Edit checks are a great mechanism to help improve data quality within an electronic data capture (EDC) system. There are many benefits to creating them in electronic case report forms (eCRFs) such as real-time feedback for site staff as they enter data, early resolution of data discrepancies, and automated review, allowing monitors and data managers to focus on more complex review tasks. Since programming edit checks takes time and resources, it’s important to ensure that the effort invested maximizes the benefit and reusability of each edit check. Here are a few tips that can come in handy when writing edit checks in eCRFs.
Determine which edit checks are essential to program
It is easy to think of a nearly unending list of potential edit checks, but many of them are extremely unlikely and all will require development and testing. Most scenarios will use standard or protocol-specific edit checks.
Standard edit checks
If you’re able to program 10 standard checks into a form template, test the form and then reuse the form on most protocols, you are getting a lot for your initial investment of time and testing. Consider defining a standard library of form templates and edit checks that address common data entry errors via standard checks, and can be applied to most studies.
Try to minimize protocol-specific edit checks and use standard form templates with standard edit checks when possible. Checks to ensure that stop dates are after start dates and other logic checks are generally applicable to all studies and can be included in your standard form templates.
For critical data, such as dosing and adverse events, you may want more extensive checks to cover scenarios that occur less frequently.
Protocol-specific edit checks
There will be instances when it makes sense to add protocol-specific checks, particularly for critical data points and unique protocol procedures. Protocol eligibility criteria, such as age, vary from protocol to protocol and may need to be created as protocol-specific checks. Additionally, assessments for primary endpoint analysis are critical to the success of the protocol, vary from protocol to protocol, and benefit from additional checks to ensure the highest level of quality.
Also consider the type of study when determining the extent of programmed protocol-specific checks. For example, in a small Phase I study with 24 subjects, it may be more efficient to manually review the data for a few complicated scenarios than it would be to configure and test programmed edit checks. In a larger late phase study, the initial effort of programming and testing may be worth the benefit over the long run.
Build custom forms, set up edit checks, use forms across multiple protocols and more. Learn more about Forte EDC.
Elements of an edit check
Once you determine the checks to program, ensure that each check fires only when needed and provides a clear message to the site.
Write simple checks
Make the logic as clear and simple as possible. It is easier to test two or three simple checks than one extremely convoluted check with several IF statements or a lot of nested logic.
Write clear edit check messages
Since the site staff does not see the logic used to generate the check, they must be able to understand the issue from the edit check message alone. When writing edit check or query messages consider providing clear answers to the following:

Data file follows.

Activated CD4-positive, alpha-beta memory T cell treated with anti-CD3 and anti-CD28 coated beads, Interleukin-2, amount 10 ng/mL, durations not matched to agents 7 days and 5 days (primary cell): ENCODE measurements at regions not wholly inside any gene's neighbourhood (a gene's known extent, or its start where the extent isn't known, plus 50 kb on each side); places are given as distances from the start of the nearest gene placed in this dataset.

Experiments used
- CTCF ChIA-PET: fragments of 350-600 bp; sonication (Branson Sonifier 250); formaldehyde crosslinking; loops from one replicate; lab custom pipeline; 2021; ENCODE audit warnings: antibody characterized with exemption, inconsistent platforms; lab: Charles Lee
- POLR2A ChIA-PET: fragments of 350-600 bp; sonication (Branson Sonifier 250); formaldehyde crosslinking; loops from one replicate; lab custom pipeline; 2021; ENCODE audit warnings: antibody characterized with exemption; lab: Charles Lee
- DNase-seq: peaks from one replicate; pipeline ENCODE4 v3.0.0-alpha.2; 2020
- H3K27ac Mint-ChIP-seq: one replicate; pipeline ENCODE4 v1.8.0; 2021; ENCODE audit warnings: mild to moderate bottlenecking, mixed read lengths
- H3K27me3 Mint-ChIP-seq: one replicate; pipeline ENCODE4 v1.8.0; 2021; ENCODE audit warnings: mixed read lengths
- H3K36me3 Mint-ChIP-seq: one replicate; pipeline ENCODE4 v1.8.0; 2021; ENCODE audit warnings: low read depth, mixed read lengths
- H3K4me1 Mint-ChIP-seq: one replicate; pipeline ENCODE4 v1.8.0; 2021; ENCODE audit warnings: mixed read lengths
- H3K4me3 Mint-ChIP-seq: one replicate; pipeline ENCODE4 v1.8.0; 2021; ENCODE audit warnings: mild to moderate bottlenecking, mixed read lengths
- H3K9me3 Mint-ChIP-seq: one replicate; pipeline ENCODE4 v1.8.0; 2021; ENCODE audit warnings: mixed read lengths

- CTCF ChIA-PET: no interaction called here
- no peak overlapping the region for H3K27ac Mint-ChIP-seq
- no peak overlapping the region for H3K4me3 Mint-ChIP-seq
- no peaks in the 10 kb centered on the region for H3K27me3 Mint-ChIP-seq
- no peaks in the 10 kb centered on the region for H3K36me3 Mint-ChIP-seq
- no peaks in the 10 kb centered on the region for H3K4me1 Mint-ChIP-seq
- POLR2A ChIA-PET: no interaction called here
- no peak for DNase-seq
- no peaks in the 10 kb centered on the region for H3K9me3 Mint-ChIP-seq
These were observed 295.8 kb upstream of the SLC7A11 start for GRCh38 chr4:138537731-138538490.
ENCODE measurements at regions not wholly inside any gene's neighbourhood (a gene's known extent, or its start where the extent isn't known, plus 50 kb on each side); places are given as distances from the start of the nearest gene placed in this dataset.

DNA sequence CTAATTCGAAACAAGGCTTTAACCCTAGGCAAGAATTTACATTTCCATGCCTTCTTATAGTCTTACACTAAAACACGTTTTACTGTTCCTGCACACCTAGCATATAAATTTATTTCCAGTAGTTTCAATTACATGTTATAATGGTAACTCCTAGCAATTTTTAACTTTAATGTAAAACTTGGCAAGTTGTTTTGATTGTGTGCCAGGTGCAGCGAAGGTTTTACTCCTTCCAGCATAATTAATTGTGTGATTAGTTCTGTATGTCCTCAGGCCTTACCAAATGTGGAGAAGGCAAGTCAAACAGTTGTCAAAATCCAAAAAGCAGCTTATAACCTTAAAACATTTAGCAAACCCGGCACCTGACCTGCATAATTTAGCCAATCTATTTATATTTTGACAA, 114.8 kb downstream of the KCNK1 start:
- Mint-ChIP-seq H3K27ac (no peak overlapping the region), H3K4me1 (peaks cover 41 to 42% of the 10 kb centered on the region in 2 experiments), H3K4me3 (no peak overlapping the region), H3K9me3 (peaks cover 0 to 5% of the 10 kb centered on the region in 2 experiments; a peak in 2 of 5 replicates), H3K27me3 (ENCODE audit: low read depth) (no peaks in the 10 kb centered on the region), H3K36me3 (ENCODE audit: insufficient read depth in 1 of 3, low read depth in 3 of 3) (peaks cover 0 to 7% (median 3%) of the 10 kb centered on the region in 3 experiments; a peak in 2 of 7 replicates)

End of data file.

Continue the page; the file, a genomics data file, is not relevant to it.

- What – Clearly define which fields are at issue.
- Why – Explain why there is a potential data error.
- Next Steps – Prompt the user for action, without leading the site to a specific outcome.
Using the criteria above, here’s an example of an edit check message that demonstrates clarity for site staff:
Adverse Event #2 Start Date is after Study Completion Date. Per protocol, adverse events are to be collected from Informed Consent to Study Completion. Please confirm Adverse Event and Study Completion dates.
The example above answers the questions of:
- What – Adverse Event #2 Start Date is after Study Completion Date.
- Why – Per protocol, adverse events are to be collected from Informed Consent to Study Complete.
- Next Steps – Confirm Adverse Event and Study Completion dates.
Common pitfalls to avoid
While there are many approaches for what you can do when writing edit checks, keep in mind there are a few things not to do.
Do not lead the site
Queries should be written in an unbiased way that doesn’t lead the site to a specific answer. Write queries that indicate the error, why it is an error, and lets the site determine the appropriate action.
Do not set narrow ranges
Ranges programmed into edit checks should reflect a wide range of possible values rather than a narrow range of normal or expected values. Generally, the purpose of range checks is to ensure that data entry mistakes are corrected. If the ranges are set too narrow, the team will end up answering, reviewing and closing a large number of queries for valid, but out of range results. This takes time for the site and CRA or DM staff and can be extremely frustrating for the team.
Without effective edit checks, there is a risk of increased effort for the entire team and risk of decreased clinical data quality. Consider these tips as a starting point to yield the best return from your time and improve the quality of your clinical data.
Editor’s Note: This blog post was originally published on March 13, 2014.
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